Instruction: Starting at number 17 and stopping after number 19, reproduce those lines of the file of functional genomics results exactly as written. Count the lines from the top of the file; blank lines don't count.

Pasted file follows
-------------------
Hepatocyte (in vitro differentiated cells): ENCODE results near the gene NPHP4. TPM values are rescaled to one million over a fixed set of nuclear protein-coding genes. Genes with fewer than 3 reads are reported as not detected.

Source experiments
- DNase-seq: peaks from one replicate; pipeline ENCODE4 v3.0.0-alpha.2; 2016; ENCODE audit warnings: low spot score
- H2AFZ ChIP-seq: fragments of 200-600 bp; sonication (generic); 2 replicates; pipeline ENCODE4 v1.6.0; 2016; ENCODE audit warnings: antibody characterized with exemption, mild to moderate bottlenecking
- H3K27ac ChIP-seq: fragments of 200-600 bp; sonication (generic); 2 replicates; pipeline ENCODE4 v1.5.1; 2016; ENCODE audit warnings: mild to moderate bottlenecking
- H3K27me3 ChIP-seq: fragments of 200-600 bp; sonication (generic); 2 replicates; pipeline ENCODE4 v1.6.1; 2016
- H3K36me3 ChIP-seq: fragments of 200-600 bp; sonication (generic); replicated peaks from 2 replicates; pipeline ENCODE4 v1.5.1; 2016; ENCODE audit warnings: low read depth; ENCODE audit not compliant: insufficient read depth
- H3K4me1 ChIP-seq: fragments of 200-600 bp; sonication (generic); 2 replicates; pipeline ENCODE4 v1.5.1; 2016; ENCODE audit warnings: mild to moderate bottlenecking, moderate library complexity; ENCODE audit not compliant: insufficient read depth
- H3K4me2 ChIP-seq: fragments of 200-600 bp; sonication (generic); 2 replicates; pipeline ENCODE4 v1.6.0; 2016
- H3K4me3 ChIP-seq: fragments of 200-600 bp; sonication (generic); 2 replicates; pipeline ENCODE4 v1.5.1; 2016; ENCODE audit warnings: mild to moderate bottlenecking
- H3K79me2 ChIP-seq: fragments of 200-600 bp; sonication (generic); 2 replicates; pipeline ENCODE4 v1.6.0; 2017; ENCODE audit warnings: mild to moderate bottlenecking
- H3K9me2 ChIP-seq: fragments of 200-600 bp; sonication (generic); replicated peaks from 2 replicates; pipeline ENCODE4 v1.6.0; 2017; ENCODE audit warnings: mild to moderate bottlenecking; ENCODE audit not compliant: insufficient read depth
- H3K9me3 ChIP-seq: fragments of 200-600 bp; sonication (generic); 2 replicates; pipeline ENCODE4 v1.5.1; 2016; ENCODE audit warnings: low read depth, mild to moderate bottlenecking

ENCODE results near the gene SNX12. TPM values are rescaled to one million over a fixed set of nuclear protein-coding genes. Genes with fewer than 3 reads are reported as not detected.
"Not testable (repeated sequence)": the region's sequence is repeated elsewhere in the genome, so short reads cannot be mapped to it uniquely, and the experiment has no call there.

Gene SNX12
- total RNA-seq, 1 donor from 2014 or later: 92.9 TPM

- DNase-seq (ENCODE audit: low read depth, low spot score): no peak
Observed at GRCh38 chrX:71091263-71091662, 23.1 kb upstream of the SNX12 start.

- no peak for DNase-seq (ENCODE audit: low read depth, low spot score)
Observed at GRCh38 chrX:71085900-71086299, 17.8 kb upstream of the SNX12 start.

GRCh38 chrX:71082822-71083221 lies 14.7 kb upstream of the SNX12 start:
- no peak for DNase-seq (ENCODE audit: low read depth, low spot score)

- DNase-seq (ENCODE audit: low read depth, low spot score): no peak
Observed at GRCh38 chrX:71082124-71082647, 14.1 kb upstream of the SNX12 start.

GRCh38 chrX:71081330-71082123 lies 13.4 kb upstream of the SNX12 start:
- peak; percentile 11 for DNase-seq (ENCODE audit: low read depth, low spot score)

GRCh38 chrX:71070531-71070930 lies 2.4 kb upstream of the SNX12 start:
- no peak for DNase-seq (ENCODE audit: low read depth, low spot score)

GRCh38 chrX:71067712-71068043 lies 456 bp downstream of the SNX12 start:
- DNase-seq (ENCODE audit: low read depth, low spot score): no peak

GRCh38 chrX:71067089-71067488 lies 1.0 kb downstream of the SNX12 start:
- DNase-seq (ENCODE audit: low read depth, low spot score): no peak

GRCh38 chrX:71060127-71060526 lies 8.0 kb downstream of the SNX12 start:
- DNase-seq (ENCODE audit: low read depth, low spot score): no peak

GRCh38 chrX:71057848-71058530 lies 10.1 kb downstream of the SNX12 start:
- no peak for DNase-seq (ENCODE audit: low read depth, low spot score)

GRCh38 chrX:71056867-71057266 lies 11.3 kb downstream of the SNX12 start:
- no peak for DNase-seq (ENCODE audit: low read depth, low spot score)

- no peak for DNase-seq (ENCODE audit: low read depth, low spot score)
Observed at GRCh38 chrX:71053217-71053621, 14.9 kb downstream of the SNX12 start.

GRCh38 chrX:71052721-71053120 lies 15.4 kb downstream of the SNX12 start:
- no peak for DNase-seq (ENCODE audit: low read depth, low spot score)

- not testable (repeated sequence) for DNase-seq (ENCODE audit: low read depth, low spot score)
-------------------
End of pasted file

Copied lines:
- total RNA-seq, 1 donor from 2014 or later: 92.9 TPM

- DNase-seq (ENCODE audit: low read depth, low spot score): no peak
Observed at GRCh38 chrX:71091263-71091662, 23.1 kb upstream of the SNX12 start.